In the model of continuous positive airway pressure, in which Calu-3 monolayers were exposed to normoxia (control), hyperoxia, pressure (+20 cmH2O), or a combination of hyperoxia and positive pressure, a group effect for cell viability revealed that hyperoxia was less detrimental than pressure, but both insults in combination are more detrimental than either independently. At 24 hours, TER decreased acutely in all treated Calu-3 monolayers, and there appeared to be at least partial recovery in some groups by 72 hours. In the current experiments, the proinflammatory mediators IL-6 and IL-8 secretion increased over time for up to 72 hours for pressure groups. We can speculate that positive pressure triggered airway epithelial cells to secrete more proinflammatory mediators than hyperoxia alone, and the combination of positive pressure and hyperoxia did not appear to be additive. The lack of IL-6 and IL-8 secretion in response to hyperoxia was somewhat surprising but suggests that a higher FiO2 may be required to elicit a response in this model. Cell morphology of Calu-3 cells after exposure to 72 hours of normoxia or hyperoxia with or without +20 cmH2O pressure showed more swollen nuclei and intracellular vacuoles for pressure-treated cells than that for the control and hyperoxia alone groups, whereas normoxia-exposed cells exhibited normal cellular histology. These data suggest that Calu-3 monolayers are sensitive to hyperoxia and positive pressure, but that pressure may exert a greater injurious effect and cytokine response. These effects vary with the severity and duration of the stress.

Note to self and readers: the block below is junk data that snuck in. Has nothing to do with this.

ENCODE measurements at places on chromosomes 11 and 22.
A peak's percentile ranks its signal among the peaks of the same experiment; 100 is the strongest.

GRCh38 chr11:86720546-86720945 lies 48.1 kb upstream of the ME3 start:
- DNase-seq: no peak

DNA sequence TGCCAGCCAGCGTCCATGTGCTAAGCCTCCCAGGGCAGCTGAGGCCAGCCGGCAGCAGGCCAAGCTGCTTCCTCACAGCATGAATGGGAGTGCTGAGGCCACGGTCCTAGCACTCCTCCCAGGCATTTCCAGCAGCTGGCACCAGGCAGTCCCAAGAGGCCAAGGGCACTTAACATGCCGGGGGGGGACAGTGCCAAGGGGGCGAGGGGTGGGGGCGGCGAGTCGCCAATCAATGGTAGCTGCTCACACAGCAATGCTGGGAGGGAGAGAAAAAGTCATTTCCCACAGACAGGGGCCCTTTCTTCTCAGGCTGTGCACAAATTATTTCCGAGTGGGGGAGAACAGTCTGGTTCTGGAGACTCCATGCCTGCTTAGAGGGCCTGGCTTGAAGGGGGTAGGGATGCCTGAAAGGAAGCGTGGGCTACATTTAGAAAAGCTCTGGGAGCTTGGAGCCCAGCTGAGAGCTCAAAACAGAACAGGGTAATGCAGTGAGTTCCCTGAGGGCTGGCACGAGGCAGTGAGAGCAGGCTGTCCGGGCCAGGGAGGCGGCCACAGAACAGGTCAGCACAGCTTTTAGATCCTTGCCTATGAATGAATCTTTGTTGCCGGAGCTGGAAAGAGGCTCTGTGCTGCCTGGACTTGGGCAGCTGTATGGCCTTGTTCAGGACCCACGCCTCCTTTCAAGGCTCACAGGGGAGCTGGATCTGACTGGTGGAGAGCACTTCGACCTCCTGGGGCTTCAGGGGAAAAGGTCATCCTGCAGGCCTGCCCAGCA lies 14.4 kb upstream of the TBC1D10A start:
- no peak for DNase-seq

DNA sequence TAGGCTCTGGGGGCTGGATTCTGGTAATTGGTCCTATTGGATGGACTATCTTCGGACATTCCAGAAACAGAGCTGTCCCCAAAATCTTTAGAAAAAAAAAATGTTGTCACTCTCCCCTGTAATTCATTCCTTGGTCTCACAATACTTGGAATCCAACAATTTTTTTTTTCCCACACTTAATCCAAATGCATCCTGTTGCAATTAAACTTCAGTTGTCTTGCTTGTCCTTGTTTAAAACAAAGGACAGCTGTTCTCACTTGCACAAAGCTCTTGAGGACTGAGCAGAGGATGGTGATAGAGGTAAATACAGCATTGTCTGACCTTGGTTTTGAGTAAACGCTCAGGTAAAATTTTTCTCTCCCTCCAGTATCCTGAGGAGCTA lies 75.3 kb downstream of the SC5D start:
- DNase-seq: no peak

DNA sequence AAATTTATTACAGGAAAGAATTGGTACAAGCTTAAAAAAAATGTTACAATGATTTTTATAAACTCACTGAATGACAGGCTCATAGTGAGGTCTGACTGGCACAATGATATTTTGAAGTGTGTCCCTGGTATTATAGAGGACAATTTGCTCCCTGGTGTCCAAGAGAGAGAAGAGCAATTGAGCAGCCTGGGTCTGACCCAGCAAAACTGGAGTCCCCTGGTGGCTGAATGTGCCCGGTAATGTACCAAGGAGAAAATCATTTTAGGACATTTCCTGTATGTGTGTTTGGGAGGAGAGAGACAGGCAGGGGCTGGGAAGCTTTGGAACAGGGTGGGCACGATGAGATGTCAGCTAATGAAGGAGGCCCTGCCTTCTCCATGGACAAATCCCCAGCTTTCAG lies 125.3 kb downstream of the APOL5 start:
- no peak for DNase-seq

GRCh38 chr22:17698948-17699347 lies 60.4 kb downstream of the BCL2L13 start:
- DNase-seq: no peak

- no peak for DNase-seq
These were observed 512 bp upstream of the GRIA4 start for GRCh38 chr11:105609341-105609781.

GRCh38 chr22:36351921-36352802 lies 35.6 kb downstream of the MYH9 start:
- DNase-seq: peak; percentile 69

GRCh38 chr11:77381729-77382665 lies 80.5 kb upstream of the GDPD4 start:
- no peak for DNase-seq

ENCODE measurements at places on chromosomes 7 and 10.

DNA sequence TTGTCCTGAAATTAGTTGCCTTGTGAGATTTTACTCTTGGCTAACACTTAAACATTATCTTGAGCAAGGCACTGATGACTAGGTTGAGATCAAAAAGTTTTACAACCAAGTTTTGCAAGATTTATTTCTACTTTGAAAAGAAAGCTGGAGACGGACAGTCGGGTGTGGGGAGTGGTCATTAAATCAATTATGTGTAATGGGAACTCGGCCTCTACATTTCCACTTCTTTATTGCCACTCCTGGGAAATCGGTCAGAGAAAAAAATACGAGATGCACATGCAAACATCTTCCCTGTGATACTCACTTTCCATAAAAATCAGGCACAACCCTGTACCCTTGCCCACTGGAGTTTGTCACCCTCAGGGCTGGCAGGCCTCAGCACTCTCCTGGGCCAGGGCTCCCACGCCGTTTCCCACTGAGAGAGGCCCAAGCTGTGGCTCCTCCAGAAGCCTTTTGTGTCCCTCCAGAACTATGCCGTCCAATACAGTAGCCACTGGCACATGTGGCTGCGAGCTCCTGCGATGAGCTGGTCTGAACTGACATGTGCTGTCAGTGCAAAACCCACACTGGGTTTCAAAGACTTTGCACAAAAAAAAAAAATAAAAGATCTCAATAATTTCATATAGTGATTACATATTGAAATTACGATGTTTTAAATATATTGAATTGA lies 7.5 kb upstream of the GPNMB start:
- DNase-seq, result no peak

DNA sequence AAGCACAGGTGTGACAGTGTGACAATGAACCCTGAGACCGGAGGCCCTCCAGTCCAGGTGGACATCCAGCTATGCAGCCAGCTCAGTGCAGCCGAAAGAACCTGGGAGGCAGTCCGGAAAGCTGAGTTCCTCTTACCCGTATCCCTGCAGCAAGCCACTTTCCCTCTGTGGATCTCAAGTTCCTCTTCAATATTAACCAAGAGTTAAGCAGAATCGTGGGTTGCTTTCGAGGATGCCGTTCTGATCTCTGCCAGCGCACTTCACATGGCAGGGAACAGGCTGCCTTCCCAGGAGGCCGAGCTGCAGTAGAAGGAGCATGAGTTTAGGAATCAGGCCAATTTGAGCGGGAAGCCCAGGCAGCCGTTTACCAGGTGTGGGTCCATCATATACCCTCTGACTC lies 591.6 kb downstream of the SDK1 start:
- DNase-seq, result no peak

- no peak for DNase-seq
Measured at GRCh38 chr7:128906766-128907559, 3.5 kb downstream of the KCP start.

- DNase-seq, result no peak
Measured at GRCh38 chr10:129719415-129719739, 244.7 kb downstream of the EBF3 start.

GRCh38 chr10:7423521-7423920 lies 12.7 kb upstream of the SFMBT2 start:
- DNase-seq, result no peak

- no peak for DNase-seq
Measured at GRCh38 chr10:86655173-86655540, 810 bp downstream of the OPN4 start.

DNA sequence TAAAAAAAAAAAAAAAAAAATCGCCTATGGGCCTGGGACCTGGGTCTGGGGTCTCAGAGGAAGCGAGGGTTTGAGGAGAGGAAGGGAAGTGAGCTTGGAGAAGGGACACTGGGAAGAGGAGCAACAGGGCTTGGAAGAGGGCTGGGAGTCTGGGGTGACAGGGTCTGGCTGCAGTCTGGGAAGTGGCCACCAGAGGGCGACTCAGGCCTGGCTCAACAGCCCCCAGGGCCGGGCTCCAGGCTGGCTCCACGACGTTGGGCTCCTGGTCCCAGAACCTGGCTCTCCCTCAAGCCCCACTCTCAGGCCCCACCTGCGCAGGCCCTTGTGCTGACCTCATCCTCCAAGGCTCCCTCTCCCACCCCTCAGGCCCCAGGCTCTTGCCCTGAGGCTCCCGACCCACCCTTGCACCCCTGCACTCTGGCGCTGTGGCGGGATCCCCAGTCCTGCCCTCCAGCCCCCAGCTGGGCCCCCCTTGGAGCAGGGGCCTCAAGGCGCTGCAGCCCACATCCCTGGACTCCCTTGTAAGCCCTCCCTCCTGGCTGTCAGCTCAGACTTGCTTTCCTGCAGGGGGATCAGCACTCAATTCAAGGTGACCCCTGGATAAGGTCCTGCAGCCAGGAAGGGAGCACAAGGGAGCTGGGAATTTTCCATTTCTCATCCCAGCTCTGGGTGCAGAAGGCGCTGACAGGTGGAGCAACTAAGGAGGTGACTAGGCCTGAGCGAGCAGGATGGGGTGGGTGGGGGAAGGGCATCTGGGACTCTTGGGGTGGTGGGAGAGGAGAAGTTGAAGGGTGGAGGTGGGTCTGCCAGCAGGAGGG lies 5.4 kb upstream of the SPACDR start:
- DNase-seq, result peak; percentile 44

The current studies provide an important complement to this body of work by expanding the use of Calu-3 cells to include respiratory interventions commonly employed in critical care medicine. The experiments show that Calu-3 cells can be exposed and respond to oxygen, static, and cyclically delivered positive pressure in clinically relevant ways. The responses of Calu-3 monolayers, particularly in terms of the IL-6 and IL-8 responses, reflect those responses seen in vivo. In addition, these responses can be modulated with clinically relevant treatments. In our studies, both Lucinactant and perflubron attenuated Calu-3 cell responses to hyperoxia. These findings are notable given the importance of surfactant replacement therapy in the newborn intensive care unit and the role of proinflammatory cytokines such as IL-6 and IL-8 in the pathogenesis of chronic respiratory disorders such as bronchopulmonary dysplasia.